Do I have to choose *one* of those alternatives? :-)

Jonathon Green

So that’s “McAffee and FireWire rename themselves as something, anything, whatever it takes to further distance them from the eponymous gun-wielding no tax paying, libertarian fruitcake founder…”

SpaceX Starlink sat streaks now present in nearly a fifth of all astronomical images snapped by Caltech telescope

Jonathon Green

That and cheap, compact, really, really, really powerful lasers.

Since some observatories already use lasers to measure and correct for atmospheric effects adding a small satellite killer to the package shouldn’t be too hard… :-)

Fisher Price's Bluetooth reboot of pre-school play phone has adult privacy flaw

Jonathon Green

Re: Turning it off

I suspect it’s not actually aimed at Children. I don’t know about anybody else but this has got me seriously thinking about looking out for an original, gutting it, and building my own equivalent…

Dutch nuclear authority bans anti-5G pendants that could hurt their owners via – you guessed it – radiation

Jonathon Green

Re: WTF?

Is there a companion volume which provides advice on how to achieve maximum antagonism and anger? That seems like it would be *much* more entertaining…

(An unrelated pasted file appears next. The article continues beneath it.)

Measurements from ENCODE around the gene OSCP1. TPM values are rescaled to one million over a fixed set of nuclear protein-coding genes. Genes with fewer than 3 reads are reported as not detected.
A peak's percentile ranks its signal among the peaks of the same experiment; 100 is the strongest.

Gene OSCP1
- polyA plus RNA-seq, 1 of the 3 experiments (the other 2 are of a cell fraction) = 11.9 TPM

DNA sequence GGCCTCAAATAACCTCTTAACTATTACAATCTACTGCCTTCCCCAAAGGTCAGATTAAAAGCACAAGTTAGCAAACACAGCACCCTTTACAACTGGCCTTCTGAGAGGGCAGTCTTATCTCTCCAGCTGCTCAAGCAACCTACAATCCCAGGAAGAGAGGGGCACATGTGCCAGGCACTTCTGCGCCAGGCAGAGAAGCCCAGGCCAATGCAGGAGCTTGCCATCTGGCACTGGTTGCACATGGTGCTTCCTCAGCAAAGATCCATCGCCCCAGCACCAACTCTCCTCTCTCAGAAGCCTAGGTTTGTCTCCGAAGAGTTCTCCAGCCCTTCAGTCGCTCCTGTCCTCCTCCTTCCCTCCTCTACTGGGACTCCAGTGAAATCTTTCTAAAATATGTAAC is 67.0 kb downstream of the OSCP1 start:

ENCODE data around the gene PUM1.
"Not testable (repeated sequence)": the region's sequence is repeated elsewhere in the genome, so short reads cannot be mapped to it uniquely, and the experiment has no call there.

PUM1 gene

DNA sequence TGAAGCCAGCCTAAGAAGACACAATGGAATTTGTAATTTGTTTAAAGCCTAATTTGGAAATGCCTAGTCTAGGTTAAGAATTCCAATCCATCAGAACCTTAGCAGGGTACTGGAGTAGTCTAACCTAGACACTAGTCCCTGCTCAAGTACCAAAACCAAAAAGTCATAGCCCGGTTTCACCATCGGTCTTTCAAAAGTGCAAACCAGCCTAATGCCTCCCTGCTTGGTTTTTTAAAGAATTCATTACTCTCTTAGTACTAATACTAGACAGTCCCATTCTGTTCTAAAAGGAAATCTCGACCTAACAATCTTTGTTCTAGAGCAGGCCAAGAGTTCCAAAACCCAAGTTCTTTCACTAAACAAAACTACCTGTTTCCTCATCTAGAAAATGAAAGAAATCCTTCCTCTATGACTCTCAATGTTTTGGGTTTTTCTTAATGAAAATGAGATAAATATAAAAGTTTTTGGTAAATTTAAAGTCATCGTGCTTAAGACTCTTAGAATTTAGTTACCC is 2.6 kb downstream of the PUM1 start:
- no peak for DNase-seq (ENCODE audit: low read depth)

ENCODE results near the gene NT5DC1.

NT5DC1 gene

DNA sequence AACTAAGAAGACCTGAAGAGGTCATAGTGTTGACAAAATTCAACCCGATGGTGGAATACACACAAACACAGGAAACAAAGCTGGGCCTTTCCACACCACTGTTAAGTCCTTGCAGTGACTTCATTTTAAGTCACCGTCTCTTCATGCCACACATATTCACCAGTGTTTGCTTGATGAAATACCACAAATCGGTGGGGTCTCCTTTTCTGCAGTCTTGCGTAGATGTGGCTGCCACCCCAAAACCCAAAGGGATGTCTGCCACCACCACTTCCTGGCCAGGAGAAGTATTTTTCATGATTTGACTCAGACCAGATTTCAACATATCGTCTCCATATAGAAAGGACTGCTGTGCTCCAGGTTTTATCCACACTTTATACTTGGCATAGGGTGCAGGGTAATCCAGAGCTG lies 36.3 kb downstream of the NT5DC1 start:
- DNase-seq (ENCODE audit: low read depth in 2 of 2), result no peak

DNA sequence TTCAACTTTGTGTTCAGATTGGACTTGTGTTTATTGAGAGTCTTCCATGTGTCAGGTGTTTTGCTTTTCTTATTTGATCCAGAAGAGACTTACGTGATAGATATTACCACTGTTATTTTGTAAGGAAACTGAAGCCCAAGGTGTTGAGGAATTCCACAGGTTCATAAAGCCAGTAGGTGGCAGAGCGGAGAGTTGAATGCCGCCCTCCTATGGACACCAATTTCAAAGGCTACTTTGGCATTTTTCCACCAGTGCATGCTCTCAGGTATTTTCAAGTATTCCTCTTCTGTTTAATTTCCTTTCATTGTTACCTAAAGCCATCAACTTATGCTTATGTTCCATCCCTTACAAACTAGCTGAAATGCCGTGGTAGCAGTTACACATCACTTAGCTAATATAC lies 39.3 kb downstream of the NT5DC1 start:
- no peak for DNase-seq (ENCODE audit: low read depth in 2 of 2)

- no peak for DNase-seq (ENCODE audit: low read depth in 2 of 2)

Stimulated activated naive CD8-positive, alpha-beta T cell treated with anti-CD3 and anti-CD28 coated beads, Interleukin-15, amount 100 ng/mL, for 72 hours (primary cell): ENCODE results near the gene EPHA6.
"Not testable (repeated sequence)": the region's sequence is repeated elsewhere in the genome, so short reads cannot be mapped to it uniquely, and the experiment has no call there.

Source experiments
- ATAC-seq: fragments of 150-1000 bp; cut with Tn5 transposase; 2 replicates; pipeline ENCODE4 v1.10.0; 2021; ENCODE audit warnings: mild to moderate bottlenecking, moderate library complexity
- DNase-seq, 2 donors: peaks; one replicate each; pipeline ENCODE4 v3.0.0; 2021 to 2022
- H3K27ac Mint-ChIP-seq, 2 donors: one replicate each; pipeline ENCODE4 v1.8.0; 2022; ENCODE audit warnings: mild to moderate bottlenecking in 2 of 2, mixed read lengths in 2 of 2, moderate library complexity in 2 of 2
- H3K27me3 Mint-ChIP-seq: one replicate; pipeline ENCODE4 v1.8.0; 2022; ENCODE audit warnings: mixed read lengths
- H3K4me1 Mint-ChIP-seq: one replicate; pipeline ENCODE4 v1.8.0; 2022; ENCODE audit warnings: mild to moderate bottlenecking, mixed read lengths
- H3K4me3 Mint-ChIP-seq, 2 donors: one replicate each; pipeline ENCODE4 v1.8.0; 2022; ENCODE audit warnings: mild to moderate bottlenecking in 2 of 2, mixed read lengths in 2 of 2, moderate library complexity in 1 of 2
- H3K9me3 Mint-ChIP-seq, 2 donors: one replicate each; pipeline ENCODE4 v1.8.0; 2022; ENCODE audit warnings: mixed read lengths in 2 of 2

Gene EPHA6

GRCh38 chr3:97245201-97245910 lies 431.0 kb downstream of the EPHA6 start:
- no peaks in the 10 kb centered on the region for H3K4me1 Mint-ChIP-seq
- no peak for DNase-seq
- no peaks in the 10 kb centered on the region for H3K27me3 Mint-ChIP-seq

Better CEO is 'taking time off' after firing 900 staff on Zoom

Jonathon Green

Re: Crass Act

Quite brave in a country with high levels of gun ownership and poor access to mental health provision… :-)

Co-Operative Bank today 'terminated' Capita's outsourcing contract years before it was due to expire

Jonathon Green

Re: Ex Mutual?

…and yet so many businesses still frame everything in terms of “maximising shareholder value”[1] and reference “fiduciary duty’s to shareholders” as justification for driving down costs to the detriment of employees, smaller suppliers, and the wider communities they exist within.

Funny that…

[1] In fact “We work to increase shareholder value” replaced a whole lot of more altruistic, socially responsible stuff as the official statement of values at one company I worked at some te ago…

Leaked footage shows British F-35B falling off HMS Queen Elizabeth and pilot's death-defying ejection

Jonathon Green

Dam(n) right they have!

Nuclear fusion firm Pulsar fires up a UK-built hybrid rocket engine

Jonathon Green

Re: Rocket science

I’d also commend “ Strange Angel: The Otherworldly Life of Rocket Scientist John Whiteside Parsons” by George Pendleton. Where else are you going to find the early history of JPL, Aleister Crowley, and L. Ron Hubbard in a single non-fictional story…?